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The Deputy Commissioner (C.T.), Coimbatore Division, Coimbatore Vs. Karthikeya Press - Court Judgment

LegalCrystal Citation
SubjectSales Tax
CourtChennai High Court
Decided On
Case NumberTax Case No. 941 of 1977 (Revision No. 226 of 1977)
Judge
Reported in[1982]51STC28(Mad)
AppellantThe Deputy Commissioner (C.T.), Coimbatore Division, Coimbatore
RespondentKarthikeya Press
Appellant AdvocateAdditional Government Pleader
Respondent AdvocateV.K.T. Chari and ;S. Vijayaraghavan, Advs. for ;V. Srinivasan, Adv.
Cases ReferredState of Orissa v. Ramanath Panda
Excerpt:
sales tax - works contract - obligation to purchase papers and to print thereon remains with seller - contract remains indivisible and what is agreed to be sold is printed material - purchaser enters into separate agreement for purchase of paper and asks printer to print on paper so supplied - held, tribunal right in holding that there were no taxable sales. - - the conditions stipulated in the order form, however, clearly show the true nature of the transactions contemplated by the parties. a claim like the one before us has necessarily to be adjudicated upon on the basis of the materials. if the purchaser supplies papers, clearly the seller does nothing except printing on those papers......transactions contemplated by the parties. clause 3 therein provides that the press is not bound to supply materials to be used in the execution of the work ordered therein. clause 4 provides that in case the press agrees to supply materials to be used in the execution of the work, such materials shall be deemed to be the property of the customer placing the order from the date of such supply and in case of loss or damage to such material during the course of the execution, such loss shall be borne by the customer. clause 5 further provides that unless otherwise specified, the customer shall assume all responsibilities for the quality of the materials utilised in the execution of the work. 5. it was in these circumstances that the tribunal considered that though the order form was for the.....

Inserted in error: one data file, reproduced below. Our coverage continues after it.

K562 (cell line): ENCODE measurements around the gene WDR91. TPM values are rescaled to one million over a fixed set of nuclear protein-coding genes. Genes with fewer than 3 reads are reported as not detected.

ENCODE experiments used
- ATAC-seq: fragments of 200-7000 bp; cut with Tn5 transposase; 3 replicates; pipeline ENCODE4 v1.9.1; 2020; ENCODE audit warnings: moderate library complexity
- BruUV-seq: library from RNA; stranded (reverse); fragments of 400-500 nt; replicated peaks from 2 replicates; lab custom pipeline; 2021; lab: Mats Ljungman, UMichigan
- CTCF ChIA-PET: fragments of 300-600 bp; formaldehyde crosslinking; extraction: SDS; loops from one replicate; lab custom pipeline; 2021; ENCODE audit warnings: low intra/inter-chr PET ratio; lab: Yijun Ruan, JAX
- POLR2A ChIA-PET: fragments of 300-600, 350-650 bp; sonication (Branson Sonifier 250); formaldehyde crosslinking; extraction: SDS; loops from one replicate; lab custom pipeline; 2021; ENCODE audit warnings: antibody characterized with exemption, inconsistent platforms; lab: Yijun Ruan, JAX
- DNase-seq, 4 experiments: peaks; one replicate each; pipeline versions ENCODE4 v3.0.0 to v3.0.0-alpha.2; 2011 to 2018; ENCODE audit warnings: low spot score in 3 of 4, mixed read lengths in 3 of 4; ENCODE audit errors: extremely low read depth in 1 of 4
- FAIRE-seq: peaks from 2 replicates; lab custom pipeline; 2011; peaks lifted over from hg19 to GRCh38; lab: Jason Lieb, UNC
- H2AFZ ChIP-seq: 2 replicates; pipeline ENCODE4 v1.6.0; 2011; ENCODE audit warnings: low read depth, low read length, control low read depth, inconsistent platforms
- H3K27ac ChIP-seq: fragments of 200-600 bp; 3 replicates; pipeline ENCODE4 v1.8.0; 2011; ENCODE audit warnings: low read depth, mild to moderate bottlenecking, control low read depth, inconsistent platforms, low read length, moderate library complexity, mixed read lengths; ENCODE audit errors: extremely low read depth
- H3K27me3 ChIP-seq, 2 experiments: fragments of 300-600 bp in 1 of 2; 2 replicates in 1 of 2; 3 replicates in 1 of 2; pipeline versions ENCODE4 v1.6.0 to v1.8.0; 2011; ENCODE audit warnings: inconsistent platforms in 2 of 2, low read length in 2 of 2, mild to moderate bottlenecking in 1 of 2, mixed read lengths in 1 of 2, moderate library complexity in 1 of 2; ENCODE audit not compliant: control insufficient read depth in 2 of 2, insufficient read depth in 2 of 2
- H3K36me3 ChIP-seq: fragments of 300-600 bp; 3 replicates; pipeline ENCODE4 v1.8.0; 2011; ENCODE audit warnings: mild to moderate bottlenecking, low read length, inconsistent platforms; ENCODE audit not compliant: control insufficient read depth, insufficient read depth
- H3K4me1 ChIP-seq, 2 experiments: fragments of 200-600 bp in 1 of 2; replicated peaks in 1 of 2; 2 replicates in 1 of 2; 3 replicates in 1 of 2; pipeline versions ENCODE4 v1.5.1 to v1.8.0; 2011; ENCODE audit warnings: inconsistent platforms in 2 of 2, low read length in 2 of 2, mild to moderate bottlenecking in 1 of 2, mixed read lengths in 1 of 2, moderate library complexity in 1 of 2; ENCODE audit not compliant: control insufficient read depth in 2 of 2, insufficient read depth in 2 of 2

Judgment:

Sethuraman, J.

1. This revision petition has been filed by the State against the order of the Sales Tax Appellate Tribunal (Additional Bench), Coimbatore, dated 5th October, 1976.